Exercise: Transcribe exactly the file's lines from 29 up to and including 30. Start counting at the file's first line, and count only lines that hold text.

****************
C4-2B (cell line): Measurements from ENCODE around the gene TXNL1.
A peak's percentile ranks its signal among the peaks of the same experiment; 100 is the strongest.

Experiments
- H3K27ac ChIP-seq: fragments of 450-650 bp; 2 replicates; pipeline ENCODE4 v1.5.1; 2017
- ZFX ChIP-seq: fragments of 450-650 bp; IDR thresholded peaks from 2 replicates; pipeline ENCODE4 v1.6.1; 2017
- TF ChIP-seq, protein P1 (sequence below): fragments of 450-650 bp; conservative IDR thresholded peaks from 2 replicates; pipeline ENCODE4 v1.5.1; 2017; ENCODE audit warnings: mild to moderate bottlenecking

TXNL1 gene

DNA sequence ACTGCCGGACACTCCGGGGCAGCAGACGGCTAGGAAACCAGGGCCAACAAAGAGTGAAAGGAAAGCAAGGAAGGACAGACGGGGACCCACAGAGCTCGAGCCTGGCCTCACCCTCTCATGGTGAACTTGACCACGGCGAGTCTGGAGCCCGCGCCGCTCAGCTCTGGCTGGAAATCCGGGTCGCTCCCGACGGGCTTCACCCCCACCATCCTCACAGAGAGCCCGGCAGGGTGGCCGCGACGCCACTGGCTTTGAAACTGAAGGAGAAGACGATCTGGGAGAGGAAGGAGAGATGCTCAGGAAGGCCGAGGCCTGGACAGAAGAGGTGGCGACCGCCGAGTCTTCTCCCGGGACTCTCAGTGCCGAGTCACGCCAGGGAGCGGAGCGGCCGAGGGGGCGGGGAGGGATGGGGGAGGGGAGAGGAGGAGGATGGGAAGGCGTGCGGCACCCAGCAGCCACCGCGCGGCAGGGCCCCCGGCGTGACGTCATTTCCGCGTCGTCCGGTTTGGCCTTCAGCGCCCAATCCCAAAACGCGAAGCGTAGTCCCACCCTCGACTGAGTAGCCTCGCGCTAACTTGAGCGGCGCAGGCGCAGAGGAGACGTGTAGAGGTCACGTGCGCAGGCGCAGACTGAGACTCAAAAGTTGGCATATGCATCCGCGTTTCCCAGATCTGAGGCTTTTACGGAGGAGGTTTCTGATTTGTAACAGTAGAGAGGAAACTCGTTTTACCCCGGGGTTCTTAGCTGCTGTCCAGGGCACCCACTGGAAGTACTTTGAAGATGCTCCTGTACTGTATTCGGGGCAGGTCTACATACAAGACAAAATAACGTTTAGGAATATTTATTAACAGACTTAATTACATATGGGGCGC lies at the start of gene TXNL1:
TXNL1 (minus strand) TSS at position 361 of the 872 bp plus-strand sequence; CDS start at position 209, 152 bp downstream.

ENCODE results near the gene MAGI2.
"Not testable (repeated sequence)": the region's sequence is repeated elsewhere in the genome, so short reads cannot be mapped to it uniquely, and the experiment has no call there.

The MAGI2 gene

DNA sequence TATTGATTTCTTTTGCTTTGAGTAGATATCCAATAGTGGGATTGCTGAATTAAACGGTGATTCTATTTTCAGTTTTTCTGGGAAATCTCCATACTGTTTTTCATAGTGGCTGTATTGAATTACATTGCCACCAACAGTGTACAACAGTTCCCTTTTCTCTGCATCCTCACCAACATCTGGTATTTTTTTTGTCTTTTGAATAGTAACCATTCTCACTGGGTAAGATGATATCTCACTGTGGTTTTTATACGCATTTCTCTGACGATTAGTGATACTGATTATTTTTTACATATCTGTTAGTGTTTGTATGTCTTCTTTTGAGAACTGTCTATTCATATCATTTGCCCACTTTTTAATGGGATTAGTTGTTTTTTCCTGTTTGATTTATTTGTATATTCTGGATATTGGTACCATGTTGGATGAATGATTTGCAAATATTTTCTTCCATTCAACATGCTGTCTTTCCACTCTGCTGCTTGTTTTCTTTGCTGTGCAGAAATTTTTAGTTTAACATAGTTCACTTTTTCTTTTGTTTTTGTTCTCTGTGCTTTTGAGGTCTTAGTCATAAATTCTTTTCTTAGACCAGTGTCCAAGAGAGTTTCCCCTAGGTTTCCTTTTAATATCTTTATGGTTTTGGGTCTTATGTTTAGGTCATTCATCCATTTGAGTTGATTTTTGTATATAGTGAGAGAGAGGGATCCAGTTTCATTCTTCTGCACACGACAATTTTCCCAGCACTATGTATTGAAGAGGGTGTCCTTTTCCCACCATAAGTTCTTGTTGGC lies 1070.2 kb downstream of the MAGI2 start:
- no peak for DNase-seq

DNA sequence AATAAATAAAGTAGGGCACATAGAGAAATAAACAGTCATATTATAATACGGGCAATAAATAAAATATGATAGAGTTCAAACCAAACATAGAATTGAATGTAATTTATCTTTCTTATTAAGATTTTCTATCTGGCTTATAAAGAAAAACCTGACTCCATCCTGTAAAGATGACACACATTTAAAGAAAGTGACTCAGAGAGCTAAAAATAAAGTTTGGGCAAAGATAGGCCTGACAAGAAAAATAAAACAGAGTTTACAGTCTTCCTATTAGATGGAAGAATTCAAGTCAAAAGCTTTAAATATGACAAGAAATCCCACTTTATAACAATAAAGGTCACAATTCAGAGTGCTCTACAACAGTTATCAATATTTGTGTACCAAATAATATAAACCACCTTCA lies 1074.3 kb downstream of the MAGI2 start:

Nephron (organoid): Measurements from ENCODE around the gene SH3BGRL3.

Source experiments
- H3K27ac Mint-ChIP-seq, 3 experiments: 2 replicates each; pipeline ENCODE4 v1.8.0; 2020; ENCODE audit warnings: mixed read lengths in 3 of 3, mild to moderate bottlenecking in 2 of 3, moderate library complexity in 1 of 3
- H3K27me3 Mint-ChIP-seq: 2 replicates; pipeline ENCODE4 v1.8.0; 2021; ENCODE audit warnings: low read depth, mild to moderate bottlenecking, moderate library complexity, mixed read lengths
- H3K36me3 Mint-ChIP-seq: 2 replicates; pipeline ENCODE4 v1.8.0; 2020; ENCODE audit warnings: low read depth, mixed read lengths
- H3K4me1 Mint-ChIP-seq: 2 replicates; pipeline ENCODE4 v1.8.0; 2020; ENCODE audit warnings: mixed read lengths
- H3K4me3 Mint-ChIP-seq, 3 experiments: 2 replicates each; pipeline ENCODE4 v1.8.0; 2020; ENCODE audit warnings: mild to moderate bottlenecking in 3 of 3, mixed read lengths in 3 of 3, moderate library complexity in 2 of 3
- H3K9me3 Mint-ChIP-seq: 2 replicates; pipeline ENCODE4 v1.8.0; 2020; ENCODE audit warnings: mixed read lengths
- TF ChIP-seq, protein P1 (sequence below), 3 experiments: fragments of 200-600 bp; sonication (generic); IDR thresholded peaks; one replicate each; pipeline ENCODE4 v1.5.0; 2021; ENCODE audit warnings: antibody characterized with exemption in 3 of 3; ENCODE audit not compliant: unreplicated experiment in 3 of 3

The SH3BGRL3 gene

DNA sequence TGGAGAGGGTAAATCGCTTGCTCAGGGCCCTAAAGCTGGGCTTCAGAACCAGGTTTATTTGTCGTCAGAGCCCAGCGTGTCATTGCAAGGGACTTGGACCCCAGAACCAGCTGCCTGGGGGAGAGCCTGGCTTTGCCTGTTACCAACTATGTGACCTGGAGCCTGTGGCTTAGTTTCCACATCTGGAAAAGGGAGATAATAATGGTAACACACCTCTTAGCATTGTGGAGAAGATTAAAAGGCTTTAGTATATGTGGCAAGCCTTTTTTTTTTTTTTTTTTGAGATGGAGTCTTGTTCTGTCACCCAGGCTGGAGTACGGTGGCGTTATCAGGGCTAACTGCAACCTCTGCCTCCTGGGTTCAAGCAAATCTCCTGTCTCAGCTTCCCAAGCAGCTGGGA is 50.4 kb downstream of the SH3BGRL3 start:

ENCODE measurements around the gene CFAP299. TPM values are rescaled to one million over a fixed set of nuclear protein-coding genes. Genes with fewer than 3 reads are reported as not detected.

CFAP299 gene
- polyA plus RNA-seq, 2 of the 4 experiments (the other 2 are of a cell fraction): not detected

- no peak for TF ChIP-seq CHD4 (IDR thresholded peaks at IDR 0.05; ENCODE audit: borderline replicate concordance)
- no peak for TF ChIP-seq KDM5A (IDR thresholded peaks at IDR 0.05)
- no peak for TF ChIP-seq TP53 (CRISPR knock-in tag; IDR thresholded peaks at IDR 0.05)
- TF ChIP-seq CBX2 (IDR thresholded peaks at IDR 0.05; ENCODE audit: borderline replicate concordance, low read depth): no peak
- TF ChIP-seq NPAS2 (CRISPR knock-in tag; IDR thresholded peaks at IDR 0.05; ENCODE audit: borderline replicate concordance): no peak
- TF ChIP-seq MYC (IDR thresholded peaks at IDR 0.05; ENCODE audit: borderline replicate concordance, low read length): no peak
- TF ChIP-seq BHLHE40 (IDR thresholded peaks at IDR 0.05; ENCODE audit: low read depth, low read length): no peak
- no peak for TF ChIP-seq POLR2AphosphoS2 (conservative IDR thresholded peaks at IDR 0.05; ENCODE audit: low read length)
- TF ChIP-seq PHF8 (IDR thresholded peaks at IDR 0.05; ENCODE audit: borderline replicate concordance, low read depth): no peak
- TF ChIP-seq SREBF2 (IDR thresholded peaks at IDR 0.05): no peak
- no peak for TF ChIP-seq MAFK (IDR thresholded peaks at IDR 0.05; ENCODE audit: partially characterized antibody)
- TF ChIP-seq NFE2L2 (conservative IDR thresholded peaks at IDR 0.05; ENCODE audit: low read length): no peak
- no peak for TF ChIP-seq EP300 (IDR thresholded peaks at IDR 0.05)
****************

- polyA plus RNA-seq, 2 of the 4 experiments (the other 2 are of a cell fraction): not detected

- no peak for TF ChIP-seq CHD4 (IDR thresholded peaks at IDR 0.05; ENCODE audit: borderline replicate concordance)